For people that have both CalFresh and MediCal, some counties have implemented their option to align the redetermination date with CalFresh. This means that, for example: A household that has a recertification date for CalFresh in July, and a recertification for MediCal in September, could recertify for both programs in July and extend their next recertification to June of the following year. More information is available in the ACWDL 14-22.
health care eligibility guide on their website. Advocates can down load from their website and use for understanding benefits and the program rules.
Our final presenter, Jessica Bartholow from WCLP, shared more details about the mandatory reporting requirements, which have recently been streamlined in CalFresh and can impact dually enrolled cases..
The first issue to note is that there may be two different Income Reporting Threshold (IRT) amounts for a household enrolled in CalFresh and CalWORKs. The CalFresh calculator can help identify the IRT for CalFresh households, as well as its usual purpose to indicate likely eligibility for a family.
The second issue to note is that when action is taken on a reported issues, such as IRT, changes in the household size or eligibility, it is considered “known by the county” or “cross over reporting” and can thus be applied to other programs like MediCal, CalFresh, CalWORKs.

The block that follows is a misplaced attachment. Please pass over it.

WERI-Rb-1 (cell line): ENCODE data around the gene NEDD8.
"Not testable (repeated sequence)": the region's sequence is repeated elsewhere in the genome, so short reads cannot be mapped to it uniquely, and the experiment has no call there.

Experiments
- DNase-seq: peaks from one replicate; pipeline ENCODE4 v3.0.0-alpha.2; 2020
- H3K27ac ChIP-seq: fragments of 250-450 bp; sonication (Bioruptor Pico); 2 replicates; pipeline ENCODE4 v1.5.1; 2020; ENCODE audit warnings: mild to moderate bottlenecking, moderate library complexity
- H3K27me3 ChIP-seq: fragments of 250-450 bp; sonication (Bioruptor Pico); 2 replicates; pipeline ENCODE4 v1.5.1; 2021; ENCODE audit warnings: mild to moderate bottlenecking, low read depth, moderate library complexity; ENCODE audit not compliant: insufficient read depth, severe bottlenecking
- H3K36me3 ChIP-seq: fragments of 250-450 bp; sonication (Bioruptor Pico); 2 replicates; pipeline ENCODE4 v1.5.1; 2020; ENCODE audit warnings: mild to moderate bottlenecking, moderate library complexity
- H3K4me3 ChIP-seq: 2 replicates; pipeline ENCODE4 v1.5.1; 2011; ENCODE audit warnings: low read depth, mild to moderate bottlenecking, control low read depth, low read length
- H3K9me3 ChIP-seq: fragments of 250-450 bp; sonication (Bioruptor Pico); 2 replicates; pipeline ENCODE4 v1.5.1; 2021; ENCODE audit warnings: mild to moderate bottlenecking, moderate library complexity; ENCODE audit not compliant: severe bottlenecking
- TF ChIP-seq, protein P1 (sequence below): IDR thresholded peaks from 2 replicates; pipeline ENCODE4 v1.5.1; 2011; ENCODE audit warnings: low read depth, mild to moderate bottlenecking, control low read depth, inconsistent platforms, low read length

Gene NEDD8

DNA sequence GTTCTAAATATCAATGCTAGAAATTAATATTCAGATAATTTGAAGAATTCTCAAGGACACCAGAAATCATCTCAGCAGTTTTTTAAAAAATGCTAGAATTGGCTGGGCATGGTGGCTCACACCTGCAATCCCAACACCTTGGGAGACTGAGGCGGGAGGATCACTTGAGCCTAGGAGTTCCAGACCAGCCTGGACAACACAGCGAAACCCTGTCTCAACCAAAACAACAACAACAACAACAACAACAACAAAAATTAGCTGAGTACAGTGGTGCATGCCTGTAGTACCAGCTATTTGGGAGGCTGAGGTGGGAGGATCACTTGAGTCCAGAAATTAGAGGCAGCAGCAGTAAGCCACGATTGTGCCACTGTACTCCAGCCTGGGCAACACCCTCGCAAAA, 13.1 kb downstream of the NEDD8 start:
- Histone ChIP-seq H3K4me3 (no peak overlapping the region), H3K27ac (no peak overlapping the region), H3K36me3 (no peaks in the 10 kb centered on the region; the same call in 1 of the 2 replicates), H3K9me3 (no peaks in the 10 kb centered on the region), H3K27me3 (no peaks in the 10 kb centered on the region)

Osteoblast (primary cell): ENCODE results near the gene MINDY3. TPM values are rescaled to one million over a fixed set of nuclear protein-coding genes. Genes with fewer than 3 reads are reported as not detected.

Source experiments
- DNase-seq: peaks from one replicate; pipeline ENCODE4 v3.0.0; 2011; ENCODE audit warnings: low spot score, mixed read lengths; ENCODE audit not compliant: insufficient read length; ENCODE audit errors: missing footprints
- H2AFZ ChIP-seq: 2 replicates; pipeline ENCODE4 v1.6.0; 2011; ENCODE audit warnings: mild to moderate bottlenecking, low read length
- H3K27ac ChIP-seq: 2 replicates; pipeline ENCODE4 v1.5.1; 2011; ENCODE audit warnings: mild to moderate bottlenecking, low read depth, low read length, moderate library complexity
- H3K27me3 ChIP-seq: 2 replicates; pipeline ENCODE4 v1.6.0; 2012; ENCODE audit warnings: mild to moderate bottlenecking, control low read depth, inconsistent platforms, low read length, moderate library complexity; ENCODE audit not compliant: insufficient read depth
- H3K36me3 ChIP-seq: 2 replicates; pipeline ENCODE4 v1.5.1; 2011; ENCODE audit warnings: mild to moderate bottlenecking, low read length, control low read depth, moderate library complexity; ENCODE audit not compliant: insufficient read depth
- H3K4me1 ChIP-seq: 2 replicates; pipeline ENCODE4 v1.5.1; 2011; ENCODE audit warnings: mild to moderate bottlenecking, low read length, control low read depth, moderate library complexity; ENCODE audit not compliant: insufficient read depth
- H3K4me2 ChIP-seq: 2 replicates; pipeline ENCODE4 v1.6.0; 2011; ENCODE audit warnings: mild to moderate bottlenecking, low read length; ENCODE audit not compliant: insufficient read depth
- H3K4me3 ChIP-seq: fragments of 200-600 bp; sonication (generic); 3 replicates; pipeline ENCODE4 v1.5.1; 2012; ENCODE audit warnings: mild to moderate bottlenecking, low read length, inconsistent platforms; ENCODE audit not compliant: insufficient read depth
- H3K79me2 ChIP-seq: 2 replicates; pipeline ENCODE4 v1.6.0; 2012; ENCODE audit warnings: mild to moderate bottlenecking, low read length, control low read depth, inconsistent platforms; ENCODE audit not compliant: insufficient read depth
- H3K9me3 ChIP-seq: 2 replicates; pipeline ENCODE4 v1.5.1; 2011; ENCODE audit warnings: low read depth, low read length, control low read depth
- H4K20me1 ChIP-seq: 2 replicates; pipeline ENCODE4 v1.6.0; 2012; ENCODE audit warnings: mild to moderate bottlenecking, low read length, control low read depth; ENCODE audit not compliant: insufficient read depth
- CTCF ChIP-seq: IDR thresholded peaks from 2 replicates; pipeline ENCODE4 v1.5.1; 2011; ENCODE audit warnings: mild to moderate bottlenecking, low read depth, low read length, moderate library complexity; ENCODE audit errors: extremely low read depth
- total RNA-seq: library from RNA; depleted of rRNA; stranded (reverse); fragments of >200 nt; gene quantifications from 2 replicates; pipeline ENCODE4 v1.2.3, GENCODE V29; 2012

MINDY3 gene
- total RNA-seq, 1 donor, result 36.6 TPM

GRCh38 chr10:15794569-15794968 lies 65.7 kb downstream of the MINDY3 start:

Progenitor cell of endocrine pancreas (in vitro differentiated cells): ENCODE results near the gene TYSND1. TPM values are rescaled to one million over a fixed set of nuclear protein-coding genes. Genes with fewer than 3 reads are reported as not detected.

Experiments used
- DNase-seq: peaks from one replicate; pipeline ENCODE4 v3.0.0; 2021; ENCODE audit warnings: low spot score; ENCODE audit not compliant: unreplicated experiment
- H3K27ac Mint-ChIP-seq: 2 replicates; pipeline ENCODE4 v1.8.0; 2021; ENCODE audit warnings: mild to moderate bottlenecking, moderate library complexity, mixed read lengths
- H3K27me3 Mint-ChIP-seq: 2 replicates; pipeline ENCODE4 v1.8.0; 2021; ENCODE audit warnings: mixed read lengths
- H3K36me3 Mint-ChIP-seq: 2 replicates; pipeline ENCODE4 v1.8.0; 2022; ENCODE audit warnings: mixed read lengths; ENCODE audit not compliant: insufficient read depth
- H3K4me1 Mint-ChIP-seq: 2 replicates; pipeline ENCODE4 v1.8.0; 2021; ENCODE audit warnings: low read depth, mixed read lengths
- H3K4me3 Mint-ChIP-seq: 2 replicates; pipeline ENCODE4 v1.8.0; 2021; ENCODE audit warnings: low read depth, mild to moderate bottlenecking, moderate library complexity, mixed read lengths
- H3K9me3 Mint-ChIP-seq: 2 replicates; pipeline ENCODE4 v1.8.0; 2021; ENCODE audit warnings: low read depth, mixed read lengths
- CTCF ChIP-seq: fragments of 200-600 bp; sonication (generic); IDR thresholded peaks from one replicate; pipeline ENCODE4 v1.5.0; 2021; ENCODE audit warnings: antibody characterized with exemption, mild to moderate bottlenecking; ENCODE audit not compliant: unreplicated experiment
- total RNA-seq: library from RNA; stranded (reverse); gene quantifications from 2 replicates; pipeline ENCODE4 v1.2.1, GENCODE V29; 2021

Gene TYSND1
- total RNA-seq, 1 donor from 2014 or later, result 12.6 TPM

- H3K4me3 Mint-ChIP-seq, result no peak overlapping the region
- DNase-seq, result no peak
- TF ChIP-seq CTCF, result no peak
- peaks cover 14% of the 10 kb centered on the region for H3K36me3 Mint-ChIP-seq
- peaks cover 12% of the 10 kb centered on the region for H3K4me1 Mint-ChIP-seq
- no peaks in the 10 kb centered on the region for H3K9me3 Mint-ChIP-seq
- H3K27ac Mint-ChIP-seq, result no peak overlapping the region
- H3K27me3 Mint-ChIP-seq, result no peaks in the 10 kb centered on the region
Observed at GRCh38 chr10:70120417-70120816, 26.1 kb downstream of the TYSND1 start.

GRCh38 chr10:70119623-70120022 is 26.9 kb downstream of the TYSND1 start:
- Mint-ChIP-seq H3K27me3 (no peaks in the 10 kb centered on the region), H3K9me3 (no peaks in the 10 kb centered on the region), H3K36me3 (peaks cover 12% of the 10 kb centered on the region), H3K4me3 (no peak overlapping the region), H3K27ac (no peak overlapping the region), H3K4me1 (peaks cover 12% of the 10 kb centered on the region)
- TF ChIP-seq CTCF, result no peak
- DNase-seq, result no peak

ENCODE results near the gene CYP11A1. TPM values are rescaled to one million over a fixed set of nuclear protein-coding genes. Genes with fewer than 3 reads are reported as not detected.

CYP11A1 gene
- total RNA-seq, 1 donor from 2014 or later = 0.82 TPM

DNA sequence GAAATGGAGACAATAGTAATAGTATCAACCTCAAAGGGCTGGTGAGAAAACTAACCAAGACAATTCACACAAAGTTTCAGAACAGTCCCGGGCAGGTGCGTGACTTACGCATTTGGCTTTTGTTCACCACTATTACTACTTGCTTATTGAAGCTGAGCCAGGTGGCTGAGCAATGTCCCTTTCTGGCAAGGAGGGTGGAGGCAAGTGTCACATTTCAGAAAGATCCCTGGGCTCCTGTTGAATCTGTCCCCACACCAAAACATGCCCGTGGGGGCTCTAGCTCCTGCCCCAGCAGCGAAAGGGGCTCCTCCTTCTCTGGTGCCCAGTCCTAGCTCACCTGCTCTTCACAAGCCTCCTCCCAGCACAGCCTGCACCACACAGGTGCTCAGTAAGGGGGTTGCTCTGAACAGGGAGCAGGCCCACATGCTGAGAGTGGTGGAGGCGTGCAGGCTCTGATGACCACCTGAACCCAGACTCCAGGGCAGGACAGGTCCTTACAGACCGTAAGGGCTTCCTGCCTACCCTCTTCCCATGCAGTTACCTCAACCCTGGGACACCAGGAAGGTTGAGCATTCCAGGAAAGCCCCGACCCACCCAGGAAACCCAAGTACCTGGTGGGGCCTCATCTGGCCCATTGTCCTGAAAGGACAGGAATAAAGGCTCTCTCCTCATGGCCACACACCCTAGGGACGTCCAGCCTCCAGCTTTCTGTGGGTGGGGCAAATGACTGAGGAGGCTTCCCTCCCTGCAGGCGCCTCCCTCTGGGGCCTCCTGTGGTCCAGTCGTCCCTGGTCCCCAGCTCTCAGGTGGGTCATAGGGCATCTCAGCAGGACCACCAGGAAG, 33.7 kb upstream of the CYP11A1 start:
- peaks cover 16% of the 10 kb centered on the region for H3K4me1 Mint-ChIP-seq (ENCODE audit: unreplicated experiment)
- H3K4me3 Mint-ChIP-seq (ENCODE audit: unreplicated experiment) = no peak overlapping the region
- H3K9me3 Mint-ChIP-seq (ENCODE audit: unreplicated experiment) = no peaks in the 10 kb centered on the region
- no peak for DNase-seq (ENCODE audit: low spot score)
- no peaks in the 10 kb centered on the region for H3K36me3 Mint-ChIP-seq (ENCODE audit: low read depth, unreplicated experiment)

It’s important to let people know that if there are certain changes in their household they should plan to report them within ten days in order to avoid overpayments or missed benefits.
A number of myths and concerns associated with overpayments often impact peoples’ understanding of reporting requirements and program guidelines. Sometimes people consider leaving the program due fear or frustration related to overpayment issues, however by staying on the program they can repay what is owed from their benefits. If they are no longer eligible or leave the program they must repay an overpayment with cash, tax credit returns, etc.
Finally, Jessica reviewed that not all the guidance is clear about the IRT and overpayment processes, so if advocates see places where the rules seem to be applied in an unfair way, they should report it to WCLP in case there are opportunities to improve the guidance. For example, mixed status household IRTs are harder for clients to comply with since their incomes are prorated. WCLP has sent that information to DSS, who is working to address issues like this.
Contact information for the presenters is listed below:
Senior Policy and Advocacy Analyst
SF-Marin Food Bank
California Department of Social Services
Western Center on Law and Poverty
Western Center on Law and Poverty